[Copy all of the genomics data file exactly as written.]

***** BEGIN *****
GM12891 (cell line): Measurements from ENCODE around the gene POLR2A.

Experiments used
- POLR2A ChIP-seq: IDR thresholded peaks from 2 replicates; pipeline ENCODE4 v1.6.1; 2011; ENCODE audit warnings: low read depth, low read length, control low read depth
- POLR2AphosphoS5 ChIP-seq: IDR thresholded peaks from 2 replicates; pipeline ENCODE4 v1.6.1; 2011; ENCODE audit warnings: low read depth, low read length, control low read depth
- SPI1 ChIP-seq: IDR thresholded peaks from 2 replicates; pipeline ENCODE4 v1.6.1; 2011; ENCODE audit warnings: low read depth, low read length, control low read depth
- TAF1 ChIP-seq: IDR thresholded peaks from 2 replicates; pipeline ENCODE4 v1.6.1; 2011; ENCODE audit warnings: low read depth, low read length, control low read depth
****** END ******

GM12891 (cell line): Measurements from ENCODE around the gene POLR2A.

Experiments used
- POLR2A ChIP-seq: IDR thresholded peaks from 2 replicates; pipeline ENCODE4 v1.6.1; 2011; ENCODE audit warnings: low read depth, low read length, control low read depth
- POLR2AphosphoS5 ChIP-seq: IDR thresholded peaks from 2 replicates; pipeline ENCODE4 v1.6.1; 2011; ENCODE audit warnings: low read depth, low read length, control low read depth
- SPI1 ChIP-seq: IDR thresholded peaks from 2 replicates; pipeline ENCODE4 v1.6.1; 2011; ENCODE audit warnings: low read depth, low read length, control low read depth
- TAF1 ChIP-seq: IDR thresholded peaks from 2 replicates; pipeline ENCODE4 v1.6.1; 2011; ENCODE audit warnings: low read depth, low read length, control low read depth